Here’s a comparative rundown of some of the largest sizes available in yoga pants from the top retailers:
Athleta (Gap, Inc. owned) – largest size: 2x/size 20
Lululemon – largest size: XL/size 12 – 40″ bust, 32.5″ waist, 43″ hips
Old Navy Women’s Plus (Gap, Inc. owned) – largest size: 4X/size 28-30
Gap – largest size: XL/size 16 (sizes 18-20 are listed on the pants size chart but most of their clothing is hard to find in this size)
American Eagle – largest size: XXL/size 18 (only available online)
Yoga pants are a start, but we know a lot of ladies out there needing more help with the top. There may be hope yet and you may be happy to know it has nothing to do with Gwyneth Paltrow.
If you know of other brands offering a better range of yoga clothing sizes, feel free to share in the comments.
- Project Bendypants: Practicing Yoga While Fat
- On Doing Yoga While Fat and Falling In Love With Yourself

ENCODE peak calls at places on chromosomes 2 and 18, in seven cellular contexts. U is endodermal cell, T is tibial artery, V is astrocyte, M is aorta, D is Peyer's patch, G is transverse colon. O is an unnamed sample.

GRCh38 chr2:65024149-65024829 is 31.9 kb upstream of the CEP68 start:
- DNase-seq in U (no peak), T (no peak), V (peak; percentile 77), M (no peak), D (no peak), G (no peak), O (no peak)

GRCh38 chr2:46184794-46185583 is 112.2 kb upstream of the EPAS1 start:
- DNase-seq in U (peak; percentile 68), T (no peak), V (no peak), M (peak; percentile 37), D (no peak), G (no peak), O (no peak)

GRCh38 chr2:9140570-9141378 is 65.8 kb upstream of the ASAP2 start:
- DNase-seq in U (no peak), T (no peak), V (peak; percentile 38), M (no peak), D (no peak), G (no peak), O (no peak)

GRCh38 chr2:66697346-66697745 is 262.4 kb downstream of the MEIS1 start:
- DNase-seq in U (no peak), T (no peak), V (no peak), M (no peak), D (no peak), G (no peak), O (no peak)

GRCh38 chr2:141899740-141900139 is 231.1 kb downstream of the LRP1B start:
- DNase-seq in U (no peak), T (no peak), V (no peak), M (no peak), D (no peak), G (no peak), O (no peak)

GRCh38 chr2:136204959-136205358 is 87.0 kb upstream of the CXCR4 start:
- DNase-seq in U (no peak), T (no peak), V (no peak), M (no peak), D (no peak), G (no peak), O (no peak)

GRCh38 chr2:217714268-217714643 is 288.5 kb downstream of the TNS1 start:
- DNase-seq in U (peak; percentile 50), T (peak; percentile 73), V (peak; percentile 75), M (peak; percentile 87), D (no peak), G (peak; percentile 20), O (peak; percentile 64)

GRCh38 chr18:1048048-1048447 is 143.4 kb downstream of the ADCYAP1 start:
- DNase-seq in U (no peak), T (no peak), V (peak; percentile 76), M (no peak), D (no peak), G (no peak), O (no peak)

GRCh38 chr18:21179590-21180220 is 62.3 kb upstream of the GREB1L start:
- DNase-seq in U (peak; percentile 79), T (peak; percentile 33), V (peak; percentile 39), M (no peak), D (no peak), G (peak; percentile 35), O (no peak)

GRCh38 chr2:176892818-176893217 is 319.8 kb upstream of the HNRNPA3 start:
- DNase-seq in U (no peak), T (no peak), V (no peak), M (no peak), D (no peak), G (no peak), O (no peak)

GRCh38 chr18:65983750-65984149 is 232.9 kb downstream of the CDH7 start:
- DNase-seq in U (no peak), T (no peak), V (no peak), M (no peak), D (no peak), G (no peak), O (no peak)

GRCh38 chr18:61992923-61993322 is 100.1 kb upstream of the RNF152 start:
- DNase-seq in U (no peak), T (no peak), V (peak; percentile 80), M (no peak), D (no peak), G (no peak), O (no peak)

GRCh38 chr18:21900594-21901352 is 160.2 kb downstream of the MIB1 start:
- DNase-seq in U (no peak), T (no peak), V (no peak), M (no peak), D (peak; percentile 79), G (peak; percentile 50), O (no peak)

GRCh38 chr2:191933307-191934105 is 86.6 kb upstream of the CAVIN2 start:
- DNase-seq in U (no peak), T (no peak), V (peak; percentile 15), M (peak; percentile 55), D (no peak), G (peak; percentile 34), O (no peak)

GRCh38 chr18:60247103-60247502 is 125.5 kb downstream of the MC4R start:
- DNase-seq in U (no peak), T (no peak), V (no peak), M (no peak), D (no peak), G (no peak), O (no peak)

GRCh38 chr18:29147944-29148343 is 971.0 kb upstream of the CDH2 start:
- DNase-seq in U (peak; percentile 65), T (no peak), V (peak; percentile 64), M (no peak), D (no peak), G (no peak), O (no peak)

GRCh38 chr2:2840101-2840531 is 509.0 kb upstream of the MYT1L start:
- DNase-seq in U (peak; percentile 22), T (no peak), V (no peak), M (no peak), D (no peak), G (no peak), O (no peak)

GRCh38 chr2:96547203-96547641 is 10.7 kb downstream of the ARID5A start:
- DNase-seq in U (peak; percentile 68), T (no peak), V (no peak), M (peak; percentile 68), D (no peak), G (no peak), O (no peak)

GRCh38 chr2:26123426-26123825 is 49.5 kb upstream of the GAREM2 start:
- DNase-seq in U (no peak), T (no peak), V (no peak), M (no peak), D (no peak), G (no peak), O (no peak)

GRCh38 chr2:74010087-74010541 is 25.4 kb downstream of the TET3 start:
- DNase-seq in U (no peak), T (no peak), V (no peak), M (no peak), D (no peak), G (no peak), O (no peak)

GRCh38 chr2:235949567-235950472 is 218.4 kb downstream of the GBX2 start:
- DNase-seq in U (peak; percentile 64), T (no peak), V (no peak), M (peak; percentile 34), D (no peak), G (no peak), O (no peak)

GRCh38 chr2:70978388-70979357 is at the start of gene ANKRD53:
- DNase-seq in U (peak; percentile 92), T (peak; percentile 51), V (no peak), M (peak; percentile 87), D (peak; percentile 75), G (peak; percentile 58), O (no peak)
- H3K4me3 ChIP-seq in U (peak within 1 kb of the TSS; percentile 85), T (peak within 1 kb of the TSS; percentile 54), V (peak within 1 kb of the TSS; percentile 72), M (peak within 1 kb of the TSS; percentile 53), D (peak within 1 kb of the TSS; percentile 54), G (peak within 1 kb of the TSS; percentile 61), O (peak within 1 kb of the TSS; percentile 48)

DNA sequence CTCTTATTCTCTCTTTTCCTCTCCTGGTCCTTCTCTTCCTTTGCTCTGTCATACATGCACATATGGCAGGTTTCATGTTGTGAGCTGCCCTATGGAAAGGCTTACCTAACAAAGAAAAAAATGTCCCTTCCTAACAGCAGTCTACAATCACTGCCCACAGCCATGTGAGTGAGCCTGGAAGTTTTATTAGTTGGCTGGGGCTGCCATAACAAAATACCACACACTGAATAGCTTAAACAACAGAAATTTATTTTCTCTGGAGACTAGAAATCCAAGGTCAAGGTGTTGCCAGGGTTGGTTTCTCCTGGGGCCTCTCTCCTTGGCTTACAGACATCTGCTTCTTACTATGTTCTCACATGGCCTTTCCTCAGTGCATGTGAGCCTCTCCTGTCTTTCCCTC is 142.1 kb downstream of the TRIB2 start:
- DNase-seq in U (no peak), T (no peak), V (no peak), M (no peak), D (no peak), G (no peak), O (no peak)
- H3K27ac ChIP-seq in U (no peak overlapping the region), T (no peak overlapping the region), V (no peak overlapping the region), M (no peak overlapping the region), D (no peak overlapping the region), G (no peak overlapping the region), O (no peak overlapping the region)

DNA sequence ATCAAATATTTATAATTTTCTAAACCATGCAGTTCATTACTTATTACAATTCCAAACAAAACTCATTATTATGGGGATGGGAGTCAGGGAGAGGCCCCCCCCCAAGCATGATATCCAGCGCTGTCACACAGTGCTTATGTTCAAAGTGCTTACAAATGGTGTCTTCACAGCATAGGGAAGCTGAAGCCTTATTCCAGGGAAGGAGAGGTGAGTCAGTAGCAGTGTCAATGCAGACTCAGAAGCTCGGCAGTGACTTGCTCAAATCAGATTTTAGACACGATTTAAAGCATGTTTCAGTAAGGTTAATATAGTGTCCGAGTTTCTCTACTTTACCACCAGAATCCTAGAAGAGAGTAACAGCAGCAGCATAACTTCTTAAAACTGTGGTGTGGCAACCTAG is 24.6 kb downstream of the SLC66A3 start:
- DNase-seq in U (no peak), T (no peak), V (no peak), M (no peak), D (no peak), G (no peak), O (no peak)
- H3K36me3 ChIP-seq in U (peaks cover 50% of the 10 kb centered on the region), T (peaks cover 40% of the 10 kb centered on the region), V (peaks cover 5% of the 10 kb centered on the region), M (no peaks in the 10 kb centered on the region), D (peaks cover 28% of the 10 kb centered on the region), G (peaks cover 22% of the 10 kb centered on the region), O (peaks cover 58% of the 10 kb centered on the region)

- Gwyneth Paltrow’s New ‘Dream’ Yoga Top Looks Like a Nightmare for the Breast of Us
- Lululemon Sued Over Exec Bonus Pay Increase, Right Before See-Through Pants Recall
- Oakley Goes on Yoga Pants Offensive With New Ad Campaign
Soul flower is great not just for yoga clothes but for hippie boho clothes…they go up to size 18. Their stuff is super cute…Old navy online is the best for plus sized, financially challenged, yogis though.
Lululemon’s XL is not a 40 bust by any means. And if it is a 40 then the cups are maybe a B at most. I tried one of their shirts on and it fit other than my breasts getting squished to death.
This is a HUGE problem, and not just for bottoms. I am a yoga teacher with natural 36G/H chest and it is literally impossible to find a nice-looking yoga-appropriate top that fits and has adequate support. Once upon a time Lululemon carried a full-support top and thankfully I bought three, but now they are getting really ragged and I’m actually considering bringing them to a seamstress to recreate. So disappointing and frustrating.
I find the Old Navy athletic tops to be very supportive and they have good compression to keep the bulk of “the girls” somewhat out of the way.
Some tops for larger chests, and not necessarily larger torsos, would be nice. An XL would fit my top half great, and while my middle is by no means tiny, it’s not an XL apparently. Mean I have to either have my girls and rib cage squeezed uncomfortable (really, who wants to sweat like that??), or wear a top that, while meant to stay put, scoots up when I’m in down dog, etc.